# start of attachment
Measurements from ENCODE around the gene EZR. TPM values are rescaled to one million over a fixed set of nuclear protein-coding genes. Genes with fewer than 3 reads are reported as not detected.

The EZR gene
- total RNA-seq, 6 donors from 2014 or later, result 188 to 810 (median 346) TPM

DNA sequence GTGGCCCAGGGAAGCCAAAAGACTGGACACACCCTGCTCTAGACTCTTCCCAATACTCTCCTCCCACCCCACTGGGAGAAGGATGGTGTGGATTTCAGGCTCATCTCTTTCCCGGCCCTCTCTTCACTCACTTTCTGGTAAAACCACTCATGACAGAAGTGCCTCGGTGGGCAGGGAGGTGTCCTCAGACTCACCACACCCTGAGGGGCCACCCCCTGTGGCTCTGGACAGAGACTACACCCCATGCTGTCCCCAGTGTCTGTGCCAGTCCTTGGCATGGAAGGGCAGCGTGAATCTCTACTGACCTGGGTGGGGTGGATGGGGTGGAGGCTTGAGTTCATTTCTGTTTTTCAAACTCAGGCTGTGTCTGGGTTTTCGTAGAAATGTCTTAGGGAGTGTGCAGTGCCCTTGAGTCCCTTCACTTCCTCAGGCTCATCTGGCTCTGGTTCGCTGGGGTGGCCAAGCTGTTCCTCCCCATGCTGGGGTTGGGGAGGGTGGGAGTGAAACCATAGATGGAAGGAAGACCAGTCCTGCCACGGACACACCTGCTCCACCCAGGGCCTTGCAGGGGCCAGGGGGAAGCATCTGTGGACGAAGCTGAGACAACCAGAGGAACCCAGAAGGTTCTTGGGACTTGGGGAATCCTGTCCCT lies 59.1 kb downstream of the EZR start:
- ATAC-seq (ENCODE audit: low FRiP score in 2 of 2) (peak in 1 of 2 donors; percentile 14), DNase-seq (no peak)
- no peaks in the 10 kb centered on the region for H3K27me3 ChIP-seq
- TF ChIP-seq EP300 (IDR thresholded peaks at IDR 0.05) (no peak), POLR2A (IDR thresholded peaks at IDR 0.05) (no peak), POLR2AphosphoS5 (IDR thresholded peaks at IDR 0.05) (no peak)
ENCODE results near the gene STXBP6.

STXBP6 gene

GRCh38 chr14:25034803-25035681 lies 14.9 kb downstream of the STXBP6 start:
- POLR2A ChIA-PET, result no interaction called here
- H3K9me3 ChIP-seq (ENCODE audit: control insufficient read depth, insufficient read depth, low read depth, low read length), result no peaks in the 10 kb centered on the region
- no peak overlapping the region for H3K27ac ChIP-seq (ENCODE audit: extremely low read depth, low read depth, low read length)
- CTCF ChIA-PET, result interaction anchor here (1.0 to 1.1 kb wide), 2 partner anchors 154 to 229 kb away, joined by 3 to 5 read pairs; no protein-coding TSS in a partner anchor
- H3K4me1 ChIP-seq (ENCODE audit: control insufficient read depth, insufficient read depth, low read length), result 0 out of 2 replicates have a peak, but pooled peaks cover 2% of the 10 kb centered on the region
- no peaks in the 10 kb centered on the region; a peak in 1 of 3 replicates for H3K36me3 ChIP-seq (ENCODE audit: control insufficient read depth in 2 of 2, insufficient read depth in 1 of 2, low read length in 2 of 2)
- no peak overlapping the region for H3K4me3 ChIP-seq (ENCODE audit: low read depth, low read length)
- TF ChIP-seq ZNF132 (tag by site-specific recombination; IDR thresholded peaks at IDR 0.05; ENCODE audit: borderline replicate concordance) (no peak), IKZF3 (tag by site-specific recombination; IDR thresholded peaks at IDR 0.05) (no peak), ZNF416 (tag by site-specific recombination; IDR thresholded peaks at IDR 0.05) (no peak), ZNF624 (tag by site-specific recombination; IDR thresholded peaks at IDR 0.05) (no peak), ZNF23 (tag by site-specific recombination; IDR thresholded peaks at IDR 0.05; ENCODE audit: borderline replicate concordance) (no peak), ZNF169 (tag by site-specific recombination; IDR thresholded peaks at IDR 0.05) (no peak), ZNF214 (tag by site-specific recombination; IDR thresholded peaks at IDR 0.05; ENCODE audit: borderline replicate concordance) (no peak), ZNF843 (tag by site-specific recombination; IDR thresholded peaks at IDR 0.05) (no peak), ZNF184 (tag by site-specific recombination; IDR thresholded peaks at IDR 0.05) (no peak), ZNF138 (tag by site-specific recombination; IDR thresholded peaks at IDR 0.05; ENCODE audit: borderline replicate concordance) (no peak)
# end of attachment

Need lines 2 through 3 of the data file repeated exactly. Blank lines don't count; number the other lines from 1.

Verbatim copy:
The EZR gene
- total RNA-seq, 6 donors from 2014 or later, result 188 to 810 (median 346) TPM